Diversity group faces funding crunch
For the first time in its history, the Lakeshore Ethnic Diversity Alliance is asking for financial help from the public it serves in the face of mounting budget constraints. “Things are tough all over and it filters down, especially to the non-profits,” said LEDA Executive Director Gail Harrison. “We’re having money troubles and we need to figure out a way to deal with it.”
Harrison said Wednesday that the organization, which sponsors events and services promoting diversity among lakeshore communities, may be forced to cut programs it can’t afford if the group can’t find funding. That means diversity programs such as the annual Calling All Colors event and the Ottawa Area Summit on Racism could be on the chopping block.
The organization also runs a migrant mentor program and the Lakeshore Fair Housing Service. Without the programs, the viability ad future of the organization could be in jeopardy, Harrison said. However, the 21-member board of LEDA maintains that the organization will go on, regardless of finances. “They’re a wonderful board and they insist we continue to offer all the programs, regardless,” she said. “We’ll just have to find a way to sustain ourselves.”
LEDA receives the majority of its funding from private groups and local communities, and when the economy takes a hit, it usually affects non-profit organizations more, Harrison said. Such organizations are restricted in the way they can receive funds, Harrison said, because state and federal funds aren’t as readily available. “We’re limited because we have to rely mainly on support from our community,” she said. “And right now things are tight. But I believe our community supports what we do and will support us.”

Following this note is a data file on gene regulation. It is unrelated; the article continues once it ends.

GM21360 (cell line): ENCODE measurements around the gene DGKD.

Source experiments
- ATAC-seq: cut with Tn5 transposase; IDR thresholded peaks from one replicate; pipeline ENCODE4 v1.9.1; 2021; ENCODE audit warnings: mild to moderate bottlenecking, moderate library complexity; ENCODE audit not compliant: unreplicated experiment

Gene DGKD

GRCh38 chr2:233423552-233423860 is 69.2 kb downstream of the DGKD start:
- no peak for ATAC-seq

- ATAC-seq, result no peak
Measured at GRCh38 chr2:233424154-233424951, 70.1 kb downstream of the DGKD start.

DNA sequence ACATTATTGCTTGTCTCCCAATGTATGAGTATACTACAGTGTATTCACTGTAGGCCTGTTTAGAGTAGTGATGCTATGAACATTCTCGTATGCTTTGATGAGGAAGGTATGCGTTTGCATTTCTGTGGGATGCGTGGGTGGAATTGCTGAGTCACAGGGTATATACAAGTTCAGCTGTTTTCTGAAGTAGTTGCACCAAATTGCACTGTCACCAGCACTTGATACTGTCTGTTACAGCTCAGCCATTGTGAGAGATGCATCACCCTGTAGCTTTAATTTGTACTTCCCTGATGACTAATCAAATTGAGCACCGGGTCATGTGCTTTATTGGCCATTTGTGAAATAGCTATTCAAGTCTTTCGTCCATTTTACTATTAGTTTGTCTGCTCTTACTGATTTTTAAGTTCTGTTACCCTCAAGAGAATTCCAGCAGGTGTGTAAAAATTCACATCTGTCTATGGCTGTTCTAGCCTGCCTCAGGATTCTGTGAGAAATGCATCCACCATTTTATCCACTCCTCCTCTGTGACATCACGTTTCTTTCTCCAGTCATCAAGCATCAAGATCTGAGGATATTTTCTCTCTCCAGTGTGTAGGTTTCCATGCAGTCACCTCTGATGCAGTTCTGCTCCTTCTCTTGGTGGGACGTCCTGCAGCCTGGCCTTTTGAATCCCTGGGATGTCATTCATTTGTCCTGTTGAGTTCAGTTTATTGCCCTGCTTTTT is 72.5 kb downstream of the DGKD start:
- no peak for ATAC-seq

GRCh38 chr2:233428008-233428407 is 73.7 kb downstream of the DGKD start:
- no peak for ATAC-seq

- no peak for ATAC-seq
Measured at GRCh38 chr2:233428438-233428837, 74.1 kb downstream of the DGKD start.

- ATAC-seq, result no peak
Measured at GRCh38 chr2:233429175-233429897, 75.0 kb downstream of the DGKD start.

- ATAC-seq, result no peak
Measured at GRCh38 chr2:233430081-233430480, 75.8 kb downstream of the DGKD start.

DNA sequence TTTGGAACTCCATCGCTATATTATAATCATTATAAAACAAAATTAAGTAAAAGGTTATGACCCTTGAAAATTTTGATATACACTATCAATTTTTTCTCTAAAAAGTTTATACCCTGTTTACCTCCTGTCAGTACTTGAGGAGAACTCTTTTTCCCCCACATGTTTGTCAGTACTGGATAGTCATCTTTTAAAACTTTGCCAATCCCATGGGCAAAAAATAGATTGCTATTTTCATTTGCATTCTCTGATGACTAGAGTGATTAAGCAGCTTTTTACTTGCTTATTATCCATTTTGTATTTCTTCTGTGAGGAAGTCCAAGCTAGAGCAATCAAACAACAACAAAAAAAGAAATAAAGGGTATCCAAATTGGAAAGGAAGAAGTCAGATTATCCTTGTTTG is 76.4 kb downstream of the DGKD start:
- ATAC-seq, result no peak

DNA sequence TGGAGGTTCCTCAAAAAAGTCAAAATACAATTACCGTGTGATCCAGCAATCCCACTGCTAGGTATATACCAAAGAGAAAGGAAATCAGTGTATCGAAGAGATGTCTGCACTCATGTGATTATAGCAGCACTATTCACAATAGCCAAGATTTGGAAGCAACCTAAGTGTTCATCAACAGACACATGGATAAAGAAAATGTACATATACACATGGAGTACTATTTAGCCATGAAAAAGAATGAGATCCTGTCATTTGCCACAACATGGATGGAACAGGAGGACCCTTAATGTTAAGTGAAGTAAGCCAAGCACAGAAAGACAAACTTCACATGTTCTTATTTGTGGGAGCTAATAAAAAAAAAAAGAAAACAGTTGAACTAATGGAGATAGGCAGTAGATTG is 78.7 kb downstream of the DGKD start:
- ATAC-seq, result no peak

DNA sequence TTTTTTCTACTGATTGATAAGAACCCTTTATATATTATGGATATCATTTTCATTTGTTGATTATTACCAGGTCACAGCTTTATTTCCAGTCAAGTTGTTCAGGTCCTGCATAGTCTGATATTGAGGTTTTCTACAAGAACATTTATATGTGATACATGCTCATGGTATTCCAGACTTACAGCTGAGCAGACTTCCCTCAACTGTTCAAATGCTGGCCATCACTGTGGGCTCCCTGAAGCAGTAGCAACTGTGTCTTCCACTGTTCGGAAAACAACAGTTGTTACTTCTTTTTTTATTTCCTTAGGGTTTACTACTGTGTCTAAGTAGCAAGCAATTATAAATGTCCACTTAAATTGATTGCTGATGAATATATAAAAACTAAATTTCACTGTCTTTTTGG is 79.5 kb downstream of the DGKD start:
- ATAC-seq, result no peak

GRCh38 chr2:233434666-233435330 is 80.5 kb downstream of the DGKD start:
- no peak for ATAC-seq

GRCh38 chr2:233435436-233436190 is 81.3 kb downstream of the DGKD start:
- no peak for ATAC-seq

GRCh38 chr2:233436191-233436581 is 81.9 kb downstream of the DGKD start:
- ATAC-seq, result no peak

LEDA could be hit twice as by the economy because school budgets are also being slashed. The Calling All Colors event is aimed at middle school students and representatives from their schools. Bob Medellin, a counselor at Holland East Middle School and a Calling All Colors volunteer, said children throughout the area would be adversely affected if even that single event was done away with. “If this program was to go away the kids would miss out on a chance to experience things and voice their opinions in an open forum,” he said. “They’d also miss out on making friends with kids from other schools.”
According to LEDA’s 2002 tax form, the group lost about $1000 as expenses our weighted revenue. The group made $94,812 in 2002, but spent $95,845. LEDA officials are asking for help form the nearly 3,000 people and groups it has built into a data base over the years. The group has never mass-solicited for funds before, but Harrison hopes this most recent drive will help.
“I believe and trust that our community supports what we do and will do what it can to help,” Harrison said. “I know funding is tight everywhere, but this is a course that I know is widely supported.”